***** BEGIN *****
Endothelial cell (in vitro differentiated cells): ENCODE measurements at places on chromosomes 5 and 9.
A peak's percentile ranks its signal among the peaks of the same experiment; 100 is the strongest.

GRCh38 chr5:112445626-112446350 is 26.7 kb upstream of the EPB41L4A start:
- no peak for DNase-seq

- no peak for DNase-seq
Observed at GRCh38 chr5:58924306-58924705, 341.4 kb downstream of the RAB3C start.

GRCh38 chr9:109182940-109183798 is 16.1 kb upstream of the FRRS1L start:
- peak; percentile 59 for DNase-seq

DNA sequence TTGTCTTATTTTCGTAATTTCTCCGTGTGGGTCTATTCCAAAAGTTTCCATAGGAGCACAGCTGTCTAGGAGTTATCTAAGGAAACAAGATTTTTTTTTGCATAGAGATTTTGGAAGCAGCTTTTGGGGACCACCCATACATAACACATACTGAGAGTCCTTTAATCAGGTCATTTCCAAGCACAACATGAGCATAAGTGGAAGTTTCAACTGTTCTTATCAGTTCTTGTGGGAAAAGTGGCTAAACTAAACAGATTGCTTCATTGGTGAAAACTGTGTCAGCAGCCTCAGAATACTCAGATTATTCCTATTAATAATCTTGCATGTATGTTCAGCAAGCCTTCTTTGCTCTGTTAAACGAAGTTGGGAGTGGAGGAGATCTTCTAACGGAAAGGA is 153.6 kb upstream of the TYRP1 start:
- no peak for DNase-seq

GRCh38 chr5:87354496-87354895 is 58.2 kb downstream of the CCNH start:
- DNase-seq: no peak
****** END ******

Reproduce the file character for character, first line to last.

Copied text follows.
Endothelial cell (in vitro differentiated cells): ENCODE measurements at places on chromosomes 5 and 9.
A peak's percentile ranks its signal among the peaks of the same experiment; 100 is the strongest.

GRCh38 chr5:112445626-112446350 is 26.7 kb upstream of the EPB41L4A start:
- no peak for DNase-seq

- no peak for DNase-seq
Observed at GRCh38 chr5:58924306-58924705, 341.4 kb downstream of the RAB3C start.

GRCh38 chr9:109182940-109183798 is 16.1 kb upstream of the FRRS1L start:
- peak; percentile 59 for DNase-seq

DNA sequence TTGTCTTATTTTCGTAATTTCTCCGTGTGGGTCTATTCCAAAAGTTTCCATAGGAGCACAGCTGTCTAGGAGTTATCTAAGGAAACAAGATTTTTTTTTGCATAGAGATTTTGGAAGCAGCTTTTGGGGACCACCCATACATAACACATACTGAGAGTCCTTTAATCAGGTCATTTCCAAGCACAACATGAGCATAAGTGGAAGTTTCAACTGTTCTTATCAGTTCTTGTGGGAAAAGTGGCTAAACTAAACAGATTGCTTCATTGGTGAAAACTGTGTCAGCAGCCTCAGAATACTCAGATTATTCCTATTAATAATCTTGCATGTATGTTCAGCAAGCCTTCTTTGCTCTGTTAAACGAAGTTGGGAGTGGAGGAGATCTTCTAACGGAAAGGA is 153.6 kb upstream of the TYRP1 start:
- no peak for DNase-seq

GRCh38 chr5:87354496-87354895 is 58.2 kb downstream of the CCNH start:
- DNase-seq: no peak